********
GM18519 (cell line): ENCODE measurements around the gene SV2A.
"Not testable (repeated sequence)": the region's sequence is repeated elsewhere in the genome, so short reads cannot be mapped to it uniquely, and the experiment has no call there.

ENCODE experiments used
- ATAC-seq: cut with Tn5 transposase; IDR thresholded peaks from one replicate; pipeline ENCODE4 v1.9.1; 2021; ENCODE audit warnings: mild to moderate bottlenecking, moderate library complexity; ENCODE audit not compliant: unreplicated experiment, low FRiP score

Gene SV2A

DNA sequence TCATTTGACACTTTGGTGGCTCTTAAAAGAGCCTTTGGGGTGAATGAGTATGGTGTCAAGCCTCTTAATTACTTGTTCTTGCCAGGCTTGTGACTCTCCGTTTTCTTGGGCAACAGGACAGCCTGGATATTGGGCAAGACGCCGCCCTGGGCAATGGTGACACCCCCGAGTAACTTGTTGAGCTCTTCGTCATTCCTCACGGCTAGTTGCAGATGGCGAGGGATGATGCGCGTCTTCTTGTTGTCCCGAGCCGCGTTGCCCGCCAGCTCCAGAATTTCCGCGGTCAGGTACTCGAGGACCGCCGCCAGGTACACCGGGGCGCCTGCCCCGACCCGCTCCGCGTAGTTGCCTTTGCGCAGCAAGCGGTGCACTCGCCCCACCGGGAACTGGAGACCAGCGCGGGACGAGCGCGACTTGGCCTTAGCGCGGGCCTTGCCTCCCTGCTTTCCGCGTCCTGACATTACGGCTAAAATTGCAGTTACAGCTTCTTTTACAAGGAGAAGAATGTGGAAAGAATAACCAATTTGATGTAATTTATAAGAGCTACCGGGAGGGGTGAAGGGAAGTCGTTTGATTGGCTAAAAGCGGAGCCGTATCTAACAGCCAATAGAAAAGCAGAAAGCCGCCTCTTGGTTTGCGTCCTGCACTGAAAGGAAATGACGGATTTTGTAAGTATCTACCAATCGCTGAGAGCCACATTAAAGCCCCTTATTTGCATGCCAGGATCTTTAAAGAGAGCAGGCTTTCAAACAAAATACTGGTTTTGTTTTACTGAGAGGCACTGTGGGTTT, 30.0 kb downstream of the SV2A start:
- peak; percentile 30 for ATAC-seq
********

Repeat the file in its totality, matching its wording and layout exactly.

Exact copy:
GM18519 (cell line): ENCODE measurements around the gene SV2A.
"Not testable (repeated sequence)": the region's sequence is repeated elsewhere in the genome, so short reads cannot be mapped to it uniquely, and the experiment has no call there.

ENCODE experiments used
- ATAC-seq: cut with Tn5 transposase; IDR thresholded peaks from one replicate; pipeline ENCODE4 v1.9.1; 2021; ENCODE audit warnings: mild to moderate bottlenecking, moderate library complexity; ENCODE audit not compliant: unreplicated experiment, low FRiP score

Gene SV2A

DNA sequence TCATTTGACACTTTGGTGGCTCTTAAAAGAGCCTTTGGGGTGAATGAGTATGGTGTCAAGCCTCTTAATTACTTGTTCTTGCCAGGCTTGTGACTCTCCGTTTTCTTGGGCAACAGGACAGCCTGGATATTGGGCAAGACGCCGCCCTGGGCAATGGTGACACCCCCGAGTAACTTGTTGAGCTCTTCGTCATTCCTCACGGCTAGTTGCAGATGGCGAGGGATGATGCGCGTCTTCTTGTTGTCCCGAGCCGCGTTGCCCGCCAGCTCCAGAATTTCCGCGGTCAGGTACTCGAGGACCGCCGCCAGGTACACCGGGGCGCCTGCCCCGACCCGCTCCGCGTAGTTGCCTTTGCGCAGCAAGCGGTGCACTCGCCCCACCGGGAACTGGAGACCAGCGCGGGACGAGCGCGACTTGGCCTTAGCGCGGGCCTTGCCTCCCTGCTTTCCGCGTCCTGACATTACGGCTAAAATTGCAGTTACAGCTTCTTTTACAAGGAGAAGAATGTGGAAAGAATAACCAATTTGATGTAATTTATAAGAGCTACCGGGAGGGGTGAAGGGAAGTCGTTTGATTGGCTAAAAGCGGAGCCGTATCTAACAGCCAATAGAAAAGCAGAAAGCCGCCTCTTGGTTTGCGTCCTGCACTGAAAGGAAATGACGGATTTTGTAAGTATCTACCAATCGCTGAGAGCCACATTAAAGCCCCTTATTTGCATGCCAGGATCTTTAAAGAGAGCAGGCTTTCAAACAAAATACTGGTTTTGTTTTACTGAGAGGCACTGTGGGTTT, 30.0 kb downstream of the SV2A start:
- peak; percentile 30 for ATAC-seq